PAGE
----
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Author Notes:

Correspondence to: Guangping Chen, Ph.D., Department of Physiology, Emory University School of Medicine, Whitehead Research Building Room 615, 615 Michael Street, Atlanta, GA 30322, Tel: 404-727-7494, Fax: 404-727-2648, gchen3@emory.edu, , Xiang Song, MD, Cardiovascular Center, The fourth affiliated hospital, Harbin Medical University, 31 Yinhang Street, Nangang District, Harbin, Heilongjiang 150001, China, song761231@sina.com

Subjects:

Research Funding:

This work was supported by NIH grants R01-DK087838 (to G. Chen), R01-DK89828 (to J. Sands), and by Chinese National Natural Science Foundation Project 81570358, 81300248 (to X. Song), Heilongjiang Science and Technology funding LBH-Q13113 (to X. Song).

Keywords:

  • Science & Technology
  • Life Sciences & Biomedicine
  • Physiology
  • Glycosylation
  • Sialyltransferase
  • Urea transporter
  • Protein kinase C
  • CONCENTRATING DEFECT
  • COLLECTING DUCT
  • MICE LACKING
  • UT-B
  • SIALYLATION
  • PROTEIN
  • GLYCOSYLATION
  • MEMBRANE
  • PHOSPHORYLATION
  • ACCUMULATION

Modulation of kidney urea transporter UT-A3 activity by alpha2,6-sialylation

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Journal Title:

Pflügers Archiv European Journal of Physiology

Volume:

Volume 468, Number 7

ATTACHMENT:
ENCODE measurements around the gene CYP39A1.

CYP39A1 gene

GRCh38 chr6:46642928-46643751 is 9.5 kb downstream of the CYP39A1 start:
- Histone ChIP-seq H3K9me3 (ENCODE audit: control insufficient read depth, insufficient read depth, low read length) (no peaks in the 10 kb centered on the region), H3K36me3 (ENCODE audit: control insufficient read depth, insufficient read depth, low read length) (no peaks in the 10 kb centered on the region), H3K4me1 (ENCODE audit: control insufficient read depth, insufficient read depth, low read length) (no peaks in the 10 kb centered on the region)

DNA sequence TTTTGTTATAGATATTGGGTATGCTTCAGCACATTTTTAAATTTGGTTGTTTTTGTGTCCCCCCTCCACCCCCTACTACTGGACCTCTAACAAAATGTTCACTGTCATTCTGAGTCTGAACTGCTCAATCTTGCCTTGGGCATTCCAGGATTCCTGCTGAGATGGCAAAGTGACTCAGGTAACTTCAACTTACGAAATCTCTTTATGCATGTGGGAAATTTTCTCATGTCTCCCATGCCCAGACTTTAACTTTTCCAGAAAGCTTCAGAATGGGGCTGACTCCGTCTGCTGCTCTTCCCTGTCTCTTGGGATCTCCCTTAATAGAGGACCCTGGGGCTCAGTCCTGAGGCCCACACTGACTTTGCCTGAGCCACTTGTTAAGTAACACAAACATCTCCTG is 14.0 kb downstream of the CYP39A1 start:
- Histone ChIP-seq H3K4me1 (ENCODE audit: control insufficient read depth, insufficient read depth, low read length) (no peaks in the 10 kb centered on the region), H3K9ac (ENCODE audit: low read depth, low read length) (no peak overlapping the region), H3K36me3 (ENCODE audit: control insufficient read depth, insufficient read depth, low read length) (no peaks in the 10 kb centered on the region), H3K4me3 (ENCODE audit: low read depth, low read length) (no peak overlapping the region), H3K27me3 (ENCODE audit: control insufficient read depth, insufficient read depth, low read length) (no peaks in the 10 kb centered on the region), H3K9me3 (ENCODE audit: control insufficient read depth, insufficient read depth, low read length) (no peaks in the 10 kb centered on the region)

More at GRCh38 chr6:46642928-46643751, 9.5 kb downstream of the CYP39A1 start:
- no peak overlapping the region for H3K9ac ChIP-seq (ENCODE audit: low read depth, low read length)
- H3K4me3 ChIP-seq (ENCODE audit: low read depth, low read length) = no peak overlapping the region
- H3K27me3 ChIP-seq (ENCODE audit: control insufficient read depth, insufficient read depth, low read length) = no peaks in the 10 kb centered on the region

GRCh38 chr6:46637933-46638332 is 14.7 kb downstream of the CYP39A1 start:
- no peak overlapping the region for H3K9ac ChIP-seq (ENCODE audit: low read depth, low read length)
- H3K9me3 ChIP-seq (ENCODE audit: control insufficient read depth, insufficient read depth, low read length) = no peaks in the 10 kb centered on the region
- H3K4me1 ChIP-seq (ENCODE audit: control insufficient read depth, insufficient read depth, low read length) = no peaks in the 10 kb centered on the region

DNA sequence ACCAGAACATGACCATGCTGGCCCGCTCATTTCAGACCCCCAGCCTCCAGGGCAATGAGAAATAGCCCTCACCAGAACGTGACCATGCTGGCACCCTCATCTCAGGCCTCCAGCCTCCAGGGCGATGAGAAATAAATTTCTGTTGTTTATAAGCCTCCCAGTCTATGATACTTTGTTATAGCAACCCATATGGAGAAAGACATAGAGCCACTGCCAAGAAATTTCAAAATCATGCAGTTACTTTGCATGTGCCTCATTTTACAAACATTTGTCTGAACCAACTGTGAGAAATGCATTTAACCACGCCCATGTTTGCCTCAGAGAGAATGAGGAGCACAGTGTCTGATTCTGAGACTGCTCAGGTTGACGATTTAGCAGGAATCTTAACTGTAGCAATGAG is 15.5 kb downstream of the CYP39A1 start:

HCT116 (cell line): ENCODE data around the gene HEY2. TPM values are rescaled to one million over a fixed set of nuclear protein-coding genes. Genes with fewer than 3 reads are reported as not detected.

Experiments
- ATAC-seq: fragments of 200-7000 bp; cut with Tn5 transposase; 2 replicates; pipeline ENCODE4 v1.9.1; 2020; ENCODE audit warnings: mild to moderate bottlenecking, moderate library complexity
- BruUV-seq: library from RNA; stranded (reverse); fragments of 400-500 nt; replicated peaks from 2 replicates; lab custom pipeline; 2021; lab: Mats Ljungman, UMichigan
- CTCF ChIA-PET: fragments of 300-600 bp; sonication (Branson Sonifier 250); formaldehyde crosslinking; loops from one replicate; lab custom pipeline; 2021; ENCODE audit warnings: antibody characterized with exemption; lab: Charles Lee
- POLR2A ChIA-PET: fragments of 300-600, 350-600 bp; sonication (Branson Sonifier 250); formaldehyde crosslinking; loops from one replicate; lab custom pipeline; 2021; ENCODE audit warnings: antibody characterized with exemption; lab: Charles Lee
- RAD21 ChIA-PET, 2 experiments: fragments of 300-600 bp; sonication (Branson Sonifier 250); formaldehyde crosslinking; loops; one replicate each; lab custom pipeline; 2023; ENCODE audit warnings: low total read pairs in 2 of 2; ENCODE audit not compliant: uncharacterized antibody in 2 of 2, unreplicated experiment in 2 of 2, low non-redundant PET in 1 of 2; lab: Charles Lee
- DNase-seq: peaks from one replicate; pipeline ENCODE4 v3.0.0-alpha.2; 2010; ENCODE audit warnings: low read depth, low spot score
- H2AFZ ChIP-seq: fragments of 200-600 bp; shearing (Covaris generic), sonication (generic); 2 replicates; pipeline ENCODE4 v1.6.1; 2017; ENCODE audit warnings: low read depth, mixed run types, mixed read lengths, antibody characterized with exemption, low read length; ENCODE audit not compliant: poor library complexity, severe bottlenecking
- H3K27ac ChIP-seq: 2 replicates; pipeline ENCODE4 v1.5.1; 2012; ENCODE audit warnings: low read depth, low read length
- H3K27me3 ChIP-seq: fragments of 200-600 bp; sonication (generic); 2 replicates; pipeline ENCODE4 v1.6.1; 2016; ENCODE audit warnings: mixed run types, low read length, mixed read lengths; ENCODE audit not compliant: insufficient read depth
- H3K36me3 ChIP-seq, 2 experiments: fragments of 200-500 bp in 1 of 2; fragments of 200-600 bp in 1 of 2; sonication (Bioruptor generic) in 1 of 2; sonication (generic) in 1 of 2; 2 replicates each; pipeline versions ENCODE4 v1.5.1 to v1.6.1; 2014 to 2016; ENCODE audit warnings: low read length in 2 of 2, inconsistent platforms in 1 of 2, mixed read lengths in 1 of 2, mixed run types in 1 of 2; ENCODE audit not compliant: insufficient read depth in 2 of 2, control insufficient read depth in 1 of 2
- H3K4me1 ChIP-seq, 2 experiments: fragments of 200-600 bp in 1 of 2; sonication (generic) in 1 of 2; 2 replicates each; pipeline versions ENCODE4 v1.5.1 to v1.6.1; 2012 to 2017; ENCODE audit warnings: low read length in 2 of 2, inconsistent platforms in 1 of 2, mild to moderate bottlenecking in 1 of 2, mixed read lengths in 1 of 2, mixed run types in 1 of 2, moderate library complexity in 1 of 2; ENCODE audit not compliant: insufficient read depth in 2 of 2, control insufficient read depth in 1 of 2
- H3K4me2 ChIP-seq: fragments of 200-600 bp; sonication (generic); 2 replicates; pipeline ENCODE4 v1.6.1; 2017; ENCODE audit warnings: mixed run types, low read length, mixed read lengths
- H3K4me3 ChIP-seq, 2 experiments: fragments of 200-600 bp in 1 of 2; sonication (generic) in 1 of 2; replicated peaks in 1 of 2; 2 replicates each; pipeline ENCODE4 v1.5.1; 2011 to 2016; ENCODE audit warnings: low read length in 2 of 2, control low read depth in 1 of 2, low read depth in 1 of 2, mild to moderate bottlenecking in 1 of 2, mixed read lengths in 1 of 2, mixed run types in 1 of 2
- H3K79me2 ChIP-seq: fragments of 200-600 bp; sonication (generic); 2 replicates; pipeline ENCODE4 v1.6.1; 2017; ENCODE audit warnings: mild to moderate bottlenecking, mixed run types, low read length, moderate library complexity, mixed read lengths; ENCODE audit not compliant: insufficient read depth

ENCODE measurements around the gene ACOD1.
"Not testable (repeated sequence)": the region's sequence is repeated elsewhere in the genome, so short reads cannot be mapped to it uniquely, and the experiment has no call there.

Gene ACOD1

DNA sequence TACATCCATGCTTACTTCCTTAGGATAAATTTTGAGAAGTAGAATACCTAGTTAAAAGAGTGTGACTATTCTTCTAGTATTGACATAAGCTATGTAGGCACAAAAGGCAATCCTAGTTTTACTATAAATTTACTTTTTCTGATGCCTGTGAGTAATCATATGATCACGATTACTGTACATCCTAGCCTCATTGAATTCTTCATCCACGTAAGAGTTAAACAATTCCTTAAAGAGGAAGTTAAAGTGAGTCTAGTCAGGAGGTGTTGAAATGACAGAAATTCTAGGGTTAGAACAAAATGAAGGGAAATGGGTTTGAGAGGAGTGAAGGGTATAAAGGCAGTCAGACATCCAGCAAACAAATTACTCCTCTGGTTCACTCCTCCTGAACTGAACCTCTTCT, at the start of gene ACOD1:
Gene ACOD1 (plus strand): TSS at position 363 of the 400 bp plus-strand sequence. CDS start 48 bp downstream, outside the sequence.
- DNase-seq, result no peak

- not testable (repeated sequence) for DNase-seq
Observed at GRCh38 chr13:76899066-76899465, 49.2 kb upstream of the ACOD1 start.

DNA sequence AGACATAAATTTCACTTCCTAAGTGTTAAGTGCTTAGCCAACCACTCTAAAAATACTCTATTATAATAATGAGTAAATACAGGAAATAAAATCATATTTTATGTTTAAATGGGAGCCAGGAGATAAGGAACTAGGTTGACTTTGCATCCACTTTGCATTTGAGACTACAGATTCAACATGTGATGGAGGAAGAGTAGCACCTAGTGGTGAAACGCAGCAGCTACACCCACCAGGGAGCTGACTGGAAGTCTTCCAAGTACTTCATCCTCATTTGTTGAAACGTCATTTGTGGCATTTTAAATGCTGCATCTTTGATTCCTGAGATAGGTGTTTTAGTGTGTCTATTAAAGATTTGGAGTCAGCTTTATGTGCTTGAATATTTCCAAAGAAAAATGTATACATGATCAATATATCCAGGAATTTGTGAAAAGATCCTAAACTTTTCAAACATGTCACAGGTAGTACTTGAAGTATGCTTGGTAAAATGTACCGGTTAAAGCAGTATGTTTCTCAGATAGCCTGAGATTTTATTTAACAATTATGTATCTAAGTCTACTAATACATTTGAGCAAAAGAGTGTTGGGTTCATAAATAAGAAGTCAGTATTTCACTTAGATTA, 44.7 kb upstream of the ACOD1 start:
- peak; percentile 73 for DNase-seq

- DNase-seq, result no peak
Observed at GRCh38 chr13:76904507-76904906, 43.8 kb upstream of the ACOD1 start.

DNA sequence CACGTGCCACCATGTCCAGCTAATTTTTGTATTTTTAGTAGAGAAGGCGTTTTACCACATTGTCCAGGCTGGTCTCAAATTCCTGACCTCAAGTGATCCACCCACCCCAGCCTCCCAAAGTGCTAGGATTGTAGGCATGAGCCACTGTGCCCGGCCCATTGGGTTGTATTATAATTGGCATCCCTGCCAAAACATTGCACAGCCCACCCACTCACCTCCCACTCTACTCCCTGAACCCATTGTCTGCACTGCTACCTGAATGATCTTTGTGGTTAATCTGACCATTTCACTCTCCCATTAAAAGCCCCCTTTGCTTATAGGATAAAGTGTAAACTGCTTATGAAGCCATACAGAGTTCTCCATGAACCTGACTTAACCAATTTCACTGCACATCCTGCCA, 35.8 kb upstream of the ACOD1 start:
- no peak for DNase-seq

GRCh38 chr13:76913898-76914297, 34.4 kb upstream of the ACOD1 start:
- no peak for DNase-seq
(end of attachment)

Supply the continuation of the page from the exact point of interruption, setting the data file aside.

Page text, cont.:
Publisher:

, Pages 1161-1170

Type of Work:

Article | Post-print: After Peer Review

Abstract:

Two urea transporters, UT-A1 and UT-A3, are expressed in the kidney terminal inner medullary collecting duct (IMCD) and are important for the production of concentrated urine. UT-A1, as the largest isoform of all UT-A urea transporters, has gained much attention and been extensively studied; however, the role and the regulation of UT-A3 are less explored. In this study, we investigated UT-A3 regulation by glycosylation modification. A site-directed mutagenesis verified a single glycosylation site in UT-A3 at Asn279. Loss of the glycosylation reduced forskolin-stimulated UT-A3 cell membrane expression and urea transport activity. UT-A3 has two glycosylation forms, 45 and 65 kDa. Using sugar-specific binding lectins, the UT-A3 glycosylation profile was examined. The 45-kDa form was pulled down by lectin concanavalin A (Con A) and Galant husnivalis lectin (GNL), indicating an immature glycan with a high amount of mannose (Man), whereas the 65-kDa form is a mature glycan composed of acetylglucosamine (GlcNAc) and poly-N-acetyllactosame (poly-LacNAc) that was pulled down by wheat germ agglutinin (WGA) and tomato lectin, respectively. Interestingly, the mature form of UT-A3 glycan contains significant amounts of sialic acid. We explored the enzymes responsible for directing UT-A3 sialylation. Sialyltransferase ST6GalI, but not ST3GalIV, catabolizes UT-A3 α2,6-sialylation. Activation of protein kinase C (PKC) by PDB treatment promoted UT-A3 glycan sialylation and membrane surface expression. The PKC inhibitor chelerythrine blocks ST6GalI-induced UT-A3 sialylation. Increased sialylation by ST6GalI increased UT-A3 protein stability and urea transport activity. Collectively, our study reveals a novel mechanism of UT-A3 regulation by ST6GalI-mediated sialylation modification that may play an important role in kidney urea reabsorption and the urinary concentrating mechanism.

Copyright information:

© 2016, Springer-Verlag Berlin Heidelberg.

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